Nadia, a UK resident, had been visiting her former home in Eastern Europe just before lockdown in March, had stayed longer because of ill health and then remained there because of Covid travelling risks.
But she shouldn’t have worried about losing her will, lots of people do according to Certainty The National Will Register, the UK’s largest register and search service used by government agencies, the legal profession and charities. Covid’s impact has led to a surge in searches this year.
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In the case of a living person looking for their own will, they would need to provide proof of identity,” says Certainty director Robert Brown.
“When dealing with a deceased person’s will this entails providing a death certificate and ID from the person searching, who would be an executor, family member, beneficiary or friend.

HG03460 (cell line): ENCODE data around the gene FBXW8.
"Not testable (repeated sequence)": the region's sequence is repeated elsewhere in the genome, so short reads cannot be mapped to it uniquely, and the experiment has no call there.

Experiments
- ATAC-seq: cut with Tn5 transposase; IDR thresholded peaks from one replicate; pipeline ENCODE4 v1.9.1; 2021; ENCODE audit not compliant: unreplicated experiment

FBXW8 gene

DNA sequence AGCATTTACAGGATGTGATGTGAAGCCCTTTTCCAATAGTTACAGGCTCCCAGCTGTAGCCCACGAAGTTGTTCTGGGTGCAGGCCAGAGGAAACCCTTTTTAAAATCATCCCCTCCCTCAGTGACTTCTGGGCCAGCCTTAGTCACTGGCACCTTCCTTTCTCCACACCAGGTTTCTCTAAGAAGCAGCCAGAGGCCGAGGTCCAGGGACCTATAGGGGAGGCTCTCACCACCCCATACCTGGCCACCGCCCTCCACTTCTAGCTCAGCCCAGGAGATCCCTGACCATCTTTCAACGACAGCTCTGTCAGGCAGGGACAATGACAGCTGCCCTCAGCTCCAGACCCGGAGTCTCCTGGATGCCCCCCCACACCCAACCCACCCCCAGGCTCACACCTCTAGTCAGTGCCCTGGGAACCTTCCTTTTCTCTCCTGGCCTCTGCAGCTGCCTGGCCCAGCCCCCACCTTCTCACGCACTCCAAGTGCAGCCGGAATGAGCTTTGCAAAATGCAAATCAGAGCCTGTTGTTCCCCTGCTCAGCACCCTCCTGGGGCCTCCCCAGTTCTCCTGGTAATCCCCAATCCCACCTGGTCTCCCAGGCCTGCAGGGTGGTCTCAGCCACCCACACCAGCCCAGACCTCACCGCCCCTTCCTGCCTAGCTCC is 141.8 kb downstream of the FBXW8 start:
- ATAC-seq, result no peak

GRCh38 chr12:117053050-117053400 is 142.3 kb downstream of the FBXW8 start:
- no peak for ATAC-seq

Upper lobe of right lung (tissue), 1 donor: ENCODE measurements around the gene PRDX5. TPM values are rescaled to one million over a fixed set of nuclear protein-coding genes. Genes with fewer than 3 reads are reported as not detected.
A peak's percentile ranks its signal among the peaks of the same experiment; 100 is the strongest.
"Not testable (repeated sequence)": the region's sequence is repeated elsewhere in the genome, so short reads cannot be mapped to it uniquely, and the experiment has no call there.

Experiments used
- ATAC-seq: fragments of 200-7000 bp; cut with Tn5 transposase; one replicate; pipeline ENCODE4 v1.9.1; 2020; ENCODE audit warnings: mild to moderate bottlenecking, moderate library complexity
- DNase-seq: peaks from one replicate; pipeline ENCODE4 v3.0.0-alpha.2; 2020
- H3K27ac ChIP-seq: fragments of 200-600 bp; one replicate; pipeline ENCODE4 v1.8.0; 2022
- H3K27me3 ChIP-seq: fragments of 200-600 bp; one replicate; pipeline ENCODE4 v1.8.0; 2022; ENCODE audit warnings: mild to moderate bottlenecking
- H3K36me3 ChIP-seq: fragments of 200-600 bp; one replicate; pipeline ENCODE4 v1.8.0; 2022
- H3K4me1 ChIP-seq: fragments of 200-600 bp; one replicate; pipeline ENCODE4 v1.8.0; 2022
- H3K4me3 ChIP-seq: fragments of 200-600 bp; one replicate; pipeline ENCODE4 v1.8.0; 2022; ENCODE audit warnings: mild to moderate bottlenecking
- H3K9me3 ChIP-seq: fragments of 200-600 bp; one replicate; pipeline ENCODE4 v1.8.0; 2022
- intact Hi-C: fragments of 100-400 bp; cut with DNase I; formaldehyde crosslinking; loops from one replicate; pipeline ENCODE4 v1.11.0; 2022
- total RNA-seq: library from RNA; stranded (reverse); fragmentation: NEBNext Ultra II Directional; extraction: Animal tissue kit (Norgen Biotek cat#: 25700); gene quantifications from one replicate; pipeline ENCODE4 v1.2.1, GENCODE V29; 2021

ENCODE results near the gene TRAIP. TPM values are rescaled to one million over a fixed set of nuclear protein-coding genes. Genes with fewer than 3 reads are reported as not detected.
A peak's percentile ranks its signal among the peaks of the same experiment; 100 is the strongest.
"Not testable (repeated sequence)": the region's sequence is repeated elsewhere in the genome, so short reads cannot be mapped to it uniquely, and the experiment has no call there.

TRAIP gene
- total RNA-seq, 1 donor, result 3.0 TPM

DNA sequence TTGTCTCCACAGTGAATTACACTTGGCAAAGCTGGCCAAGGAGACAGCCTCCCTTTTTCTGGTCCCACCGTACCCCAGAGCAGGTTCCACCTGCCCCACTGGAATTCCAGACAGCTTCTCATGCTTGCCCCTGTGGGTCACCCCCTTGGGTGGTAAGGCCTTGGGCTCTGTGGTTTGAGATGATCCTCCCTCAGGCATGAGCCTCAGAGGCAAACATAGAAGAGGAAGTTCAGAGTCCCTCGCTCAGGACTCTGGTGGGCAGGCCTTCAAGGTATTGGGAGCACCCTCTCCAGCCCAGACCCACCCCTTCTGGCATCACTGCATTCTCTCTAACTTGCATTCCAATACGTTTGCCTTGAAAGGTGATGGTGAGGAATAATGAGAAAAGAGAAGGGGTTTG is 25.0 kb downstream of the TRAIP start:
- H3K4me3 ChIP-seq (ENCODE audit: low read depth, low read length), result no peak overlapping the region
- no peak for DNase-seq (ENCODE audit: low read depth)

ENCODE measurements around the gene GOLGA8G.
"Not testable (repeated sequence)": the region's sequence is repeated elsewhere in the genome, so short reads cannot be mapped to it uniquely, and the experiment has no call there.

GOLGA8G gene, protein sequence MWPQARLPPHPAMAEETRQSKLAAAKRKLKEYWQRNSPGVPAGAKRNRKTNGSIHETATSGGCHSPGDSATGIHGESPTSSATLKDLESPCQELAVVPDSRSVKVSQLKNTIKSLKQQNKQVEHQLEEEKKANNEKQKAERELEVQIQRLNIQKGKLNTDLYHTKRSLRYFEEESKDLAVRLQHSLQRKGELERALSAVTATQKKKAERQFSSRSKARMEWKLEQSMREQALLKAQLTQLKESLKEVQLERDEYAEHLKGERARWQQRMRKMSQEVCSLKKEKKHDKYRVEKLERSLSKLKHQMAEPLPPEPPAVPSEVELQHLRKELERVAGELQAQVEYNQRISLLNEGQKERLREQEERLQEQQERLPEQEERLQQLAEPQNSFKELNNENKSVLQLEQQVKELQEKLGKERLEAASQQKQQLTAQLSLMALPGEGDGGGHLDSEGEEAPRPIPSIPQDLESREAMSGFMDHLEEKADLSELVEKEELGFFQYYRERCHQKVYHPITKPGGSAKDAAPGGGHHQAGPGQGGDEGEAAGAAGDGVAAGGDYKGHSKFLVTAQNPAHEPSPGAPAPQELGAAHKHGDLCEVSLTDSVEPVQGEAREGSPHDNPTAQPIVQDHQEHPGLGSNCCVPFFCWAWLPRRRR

“The National Will Register would not contact you directly to say they identified the will as we cannot disclose the existence. The law firm which holds it would contact you and validate your enquiry before disclosing the existence. This to uphold confidentiality.”
As for making or updating a will, instructions can be taken by a British lawyer over a video call, although not an email as the solicitor would need to verify their client. Other issues such as assessing capacity and undue influence are taken into account.
If someone is unwell making a new will might be a better course of action, advises Helen Beach, London regional director for Solicitors for the Elderly (SFE), a national group of 1,500 lawyers specialising in older and vulnerable people’s issues.